Electrostatic Potentials and Free Energies of Solvation of Polar and Charged Molecules

  title={Electrostatic Potentials and Free Energies of Solvation of Polar and Charged Molecules},
  author={Gerhard Hummer and Lawrence R Pratt and Angel Enrique Garcia and Bruce J. Berne and Steven W. Rick},
  journal={Journal of Physical Chemistry B},
Theories of solvation free energies often involve electrostatic potentials at the position of a solute charge. Simulation calculations that apply cutoffs and periodic boundary conditions based on molecular centers result in center-dependent contributions to electrostatic energies due to a systematic sorting of charges in radial shells. This sorting of charges induces a surface-charge density at the cutoff sphere or simulation-box boundary that depends on the choice of molecular centers. We… 
Calculation of ionic charging free energies in simulation systems with atomic charges, dipoles, and quadrupoles
The ionic charging free energy is a very sensitive probe for the treatment of electrostatics in any given simulation setting. In this work, we present methods to compute the ionic charging free
Polarization around an ion in a dielectric continuum with truncated electrostatic interactions
In order to reduce computational effort and to allow for the use of periodic boundary conditions, electrostatic interactions in explicit solvent simulations of molecular systems do not obey Coulomb’s
Ionic charging free energies: Spherical versus periodic boundary conditions
Ionic charging free energies calculated by Ewald summation differ substantially from those calculated in spherical cluster calculations, with or without the inclusion of a Born correction in the
The Role of Broken Symmetry in Solvation of a Spherical Cavity in Classical and Quantum Water Models.
The physical interpretation of the electrostatic potential difference between the region near the cavity and the bulk and its calculation are clarified and will have direct consequences toward the understanding of the thermodynamics of ion solvation through the cavity charging process.
The Influence of Distant Boundaries on the Solvation of Charged Particles
The long-ranged nature of the Coulomb potential requires a proper accounting for the influence of even distant electrostatic boundaries in the determination of the solvation free energy of a charged
Computation of methodology-independent ionic solvation free energies from molecular simulations. I. The electrostatic potential in molecular liquids.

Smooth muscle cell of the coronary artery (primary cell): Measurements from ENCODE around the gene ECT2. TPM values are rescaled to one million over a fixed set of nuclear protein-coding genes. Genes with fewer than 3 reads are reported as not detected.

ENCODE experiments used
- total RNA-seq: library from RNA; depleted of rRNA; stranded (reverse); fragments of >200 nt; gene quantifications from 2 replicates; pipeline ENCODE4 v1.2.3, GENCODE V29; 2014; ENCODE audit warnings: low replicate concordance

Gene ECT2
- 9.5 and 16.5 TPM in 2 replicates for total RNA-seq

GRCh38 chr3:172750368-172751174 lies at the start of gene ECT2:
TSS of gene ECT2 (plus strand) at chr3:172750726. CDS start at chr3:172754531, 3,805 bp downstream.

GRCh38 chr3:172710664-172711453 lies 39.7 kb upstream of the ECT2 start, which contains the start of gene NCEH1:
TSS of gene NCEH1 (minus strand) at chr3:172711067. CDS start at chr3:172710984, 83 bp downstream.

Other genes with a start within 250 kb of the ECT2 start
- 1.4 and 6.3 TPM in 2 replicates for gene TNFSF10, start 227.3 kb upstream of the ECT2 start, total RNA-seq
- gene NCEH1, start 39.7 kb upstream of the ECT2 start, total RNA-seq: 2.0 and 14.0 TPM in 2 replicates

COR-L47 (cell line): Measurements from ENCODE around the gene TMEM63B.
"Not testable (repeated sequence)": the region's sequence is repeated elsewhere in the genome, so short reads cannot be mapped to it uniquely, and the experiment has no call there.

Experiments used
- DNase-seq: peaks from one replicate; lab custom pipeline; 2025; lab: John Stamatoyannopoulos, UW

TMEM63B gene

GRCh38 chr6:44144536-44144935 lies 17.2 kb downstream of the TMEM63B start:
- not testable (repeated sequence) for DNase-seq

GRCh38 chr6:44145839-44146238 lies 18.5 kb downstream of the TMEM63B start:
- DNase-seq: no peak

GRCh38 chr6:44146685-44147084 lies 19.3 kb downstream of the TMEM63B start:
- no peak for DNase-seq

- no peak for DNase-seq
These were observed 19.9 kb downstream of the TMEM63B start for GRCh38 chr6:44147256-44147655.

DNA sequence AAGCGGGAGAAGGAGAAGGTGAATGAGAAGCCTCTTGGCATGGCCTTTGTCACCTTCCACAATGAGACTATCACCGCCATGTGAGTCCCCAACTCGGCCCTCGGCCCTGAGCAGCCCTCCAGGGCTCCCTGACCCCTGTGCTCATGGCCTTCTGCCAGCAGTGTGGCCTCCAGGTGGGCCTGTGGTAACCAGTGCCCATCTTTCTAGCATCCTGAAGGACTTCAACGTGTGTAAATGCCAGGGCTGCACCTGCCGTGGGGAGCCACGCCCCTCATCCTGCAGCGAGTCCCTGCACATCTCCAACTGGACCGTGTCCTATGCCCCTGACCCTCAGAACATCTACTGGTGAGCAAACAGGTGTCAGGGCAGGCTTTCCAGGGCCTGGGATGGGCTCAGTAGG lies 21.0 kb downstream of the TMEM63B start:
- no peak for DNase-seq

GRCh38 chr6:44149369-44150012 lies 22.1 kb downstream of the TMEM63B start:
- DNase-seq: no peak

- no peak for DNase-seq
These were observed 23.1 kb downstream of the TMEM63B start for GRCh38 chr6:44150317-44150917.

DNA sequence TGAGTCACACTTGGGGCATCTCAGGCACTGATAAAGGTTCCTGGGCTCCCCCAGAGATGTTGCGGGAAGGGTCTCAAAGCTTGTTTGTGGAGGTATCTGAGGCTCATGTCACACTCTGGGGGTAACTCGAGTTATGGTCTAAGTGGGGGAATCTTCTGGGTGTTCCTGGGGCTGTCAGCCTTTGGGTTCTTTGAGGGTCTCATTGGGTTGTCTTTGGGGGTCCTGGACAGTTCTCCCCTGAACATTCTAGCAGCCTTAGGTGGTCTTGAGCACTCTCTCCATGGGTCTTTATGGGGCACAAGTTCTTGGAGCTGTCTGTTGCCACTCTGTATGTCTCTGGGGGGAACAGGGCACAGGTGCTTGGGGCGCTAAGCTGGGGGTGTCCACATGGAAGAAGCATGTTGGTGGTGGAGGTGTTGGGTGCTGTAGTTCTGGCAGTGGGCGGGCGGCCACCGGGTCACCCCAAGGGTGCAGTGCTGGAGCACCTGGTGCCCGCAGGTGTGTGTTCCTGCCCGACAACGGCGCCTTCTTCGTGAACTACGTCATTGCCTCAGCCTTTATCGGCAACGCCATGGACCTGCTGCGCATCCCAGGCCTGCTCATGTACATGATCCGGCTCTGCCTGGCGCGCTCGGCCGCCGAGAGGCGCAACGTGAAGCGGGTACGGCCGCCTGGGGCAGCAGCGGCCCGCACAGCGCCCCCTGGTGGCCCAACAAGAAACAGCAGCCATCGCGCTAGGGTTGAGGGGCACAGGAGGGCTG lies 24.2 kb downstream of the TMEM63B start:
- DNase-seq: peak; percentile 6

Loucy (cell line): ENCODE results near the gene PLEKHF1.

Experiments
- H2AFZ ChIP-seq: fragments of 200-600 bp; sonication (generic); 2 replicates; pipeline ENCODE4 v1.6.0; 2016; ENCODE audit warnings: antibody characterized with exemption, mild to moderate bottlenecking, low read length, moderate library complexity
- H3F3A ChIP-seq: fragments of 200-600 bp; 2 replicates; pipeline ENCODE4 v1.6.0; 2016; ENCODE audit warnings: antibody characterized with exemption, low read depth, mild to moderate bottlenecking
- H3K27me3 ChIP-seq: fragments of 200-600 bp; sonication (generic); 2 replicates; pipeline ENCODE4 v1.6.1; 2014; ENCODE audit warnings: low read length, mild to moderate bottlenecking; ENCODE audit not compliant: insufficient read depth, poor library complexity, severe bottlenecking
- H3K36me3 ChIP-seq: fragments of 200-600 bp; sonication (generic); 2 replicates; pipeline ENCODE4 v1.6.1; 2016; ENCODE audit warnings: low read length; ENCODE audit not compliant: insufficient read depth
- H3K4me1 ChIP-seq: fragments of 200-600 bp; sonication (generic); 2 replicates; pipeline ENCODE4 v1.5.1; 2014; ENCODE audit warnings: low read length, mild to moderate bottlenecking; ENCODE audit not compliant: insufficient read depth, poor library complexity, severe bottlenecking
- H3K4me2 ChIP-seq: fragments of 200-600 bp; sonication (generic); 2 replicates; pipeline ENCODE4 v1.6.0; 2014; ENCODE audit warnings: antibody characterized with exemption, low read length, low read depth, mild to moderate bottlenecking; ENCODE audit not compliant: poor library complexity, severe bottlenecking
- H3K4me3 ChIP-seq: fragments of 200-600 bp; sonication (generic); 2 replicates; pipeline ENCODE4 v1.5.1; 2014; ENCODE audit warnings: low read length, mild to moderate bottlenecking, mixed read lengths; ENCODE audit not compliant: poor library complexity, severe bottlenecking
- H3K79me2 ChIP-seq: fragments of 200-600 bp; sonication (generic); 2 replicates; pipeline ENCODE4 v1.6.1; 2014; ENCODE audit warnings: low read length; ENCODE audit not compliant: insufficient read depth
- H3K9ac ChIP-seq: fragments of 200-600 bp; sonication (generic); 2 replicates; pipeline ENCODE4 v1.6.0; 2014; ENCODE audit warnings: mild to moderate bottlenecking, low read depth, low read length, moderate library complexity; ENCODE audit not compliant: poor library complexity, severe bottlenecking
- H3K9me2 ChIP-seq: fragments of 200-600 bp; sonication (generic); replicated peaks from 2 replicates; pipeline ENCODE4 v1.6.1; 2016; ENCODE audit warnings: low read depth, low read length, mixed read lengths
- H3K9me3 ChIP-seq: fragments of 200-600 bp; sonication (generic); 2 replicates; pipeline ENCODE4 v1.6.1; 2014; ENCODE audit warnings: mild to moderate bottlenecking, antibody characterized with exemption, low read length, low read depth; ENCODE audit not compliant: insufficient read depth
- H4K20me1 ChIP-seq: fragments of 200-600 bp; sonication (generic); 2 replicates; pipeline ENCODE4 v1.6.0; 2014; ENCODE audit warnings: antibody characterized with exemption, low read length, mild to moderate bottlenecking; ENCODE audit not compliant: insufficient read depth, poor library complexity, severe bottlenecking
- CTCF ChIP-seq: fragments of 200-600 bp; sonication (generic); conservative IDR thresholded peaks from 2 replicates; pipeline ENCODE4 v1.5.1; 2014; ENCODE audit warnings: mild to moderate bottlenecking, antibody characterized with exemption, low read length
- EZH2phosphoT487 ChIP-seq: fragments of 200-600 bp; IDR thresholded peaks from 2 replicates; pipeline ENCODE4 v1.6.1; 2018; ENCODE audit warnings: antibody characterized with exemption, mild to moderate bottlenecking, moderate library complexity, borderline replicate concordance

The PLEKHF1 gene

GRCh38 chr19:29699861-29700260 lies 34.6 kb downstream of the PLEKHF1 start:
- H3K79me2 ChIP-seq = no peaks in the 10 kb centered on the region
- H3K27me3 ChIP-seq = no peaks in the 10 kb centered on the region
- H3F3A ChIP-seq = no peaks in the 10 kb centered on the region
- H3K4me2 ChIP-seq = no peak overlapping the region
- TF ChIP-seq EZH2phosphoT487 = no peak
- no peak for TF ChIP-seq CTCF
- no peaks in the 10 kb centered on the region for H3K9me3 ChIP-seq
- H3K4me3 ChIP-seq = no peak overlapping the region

The goal of the present article is to settle this long-standing controversy by carefully analyzing (both analytically and numerically) the properties of the electrostatic potential in molecular liquids (and inside cavities within them).
An Overview of Electrostatic Free Energy Computations for Solutions and Proteins.
Free energy simulations for electrostatic and charging processes in complex molecular systems encounter specific difficulties owing to the long-range, 1/r Coulomb interaction, but these issues can be handled with established computational protocols and illustrated for several small ions and three solvated proteins.
Computation of methodology-independent ionic solvation free energies from molecular simulations. II. The hydration free energy of the sodium cation.
The present article has shown that correction terms can be derived for the effect of an incorrect solvent polarization around the ion due to the use of an approximate (not strictly Coulombic) electrostatic scheme.
Incorporating the excluded solvent volume and surface charges for computing solvation free energy
To mimic the near‐solute dielectric polarization from MD simulations, the first‐shell water was treated as two layers of surface charges, the densities of which are proportional to the electric field at the solvent molecule that is modeled as a hard sphere.
Application of the Linearized MD Approach for Computing Equilibrium Solvation Free Energies of Charged and Dipolar Solutes in Polar Solvents
The linearized MD technique is developed in order to treat systematically free energies of simple charged and dipolar solutes in water. The solvent electrostatic response field in the solute region


Thermodynamics. An Advanced Treatment for Chemists and Physicists
Preface. Important symbols. General physical constants. Defined values and conversion factors. Introduction concerning notation and terminology. 1. Fundamental principles. 2. Digression on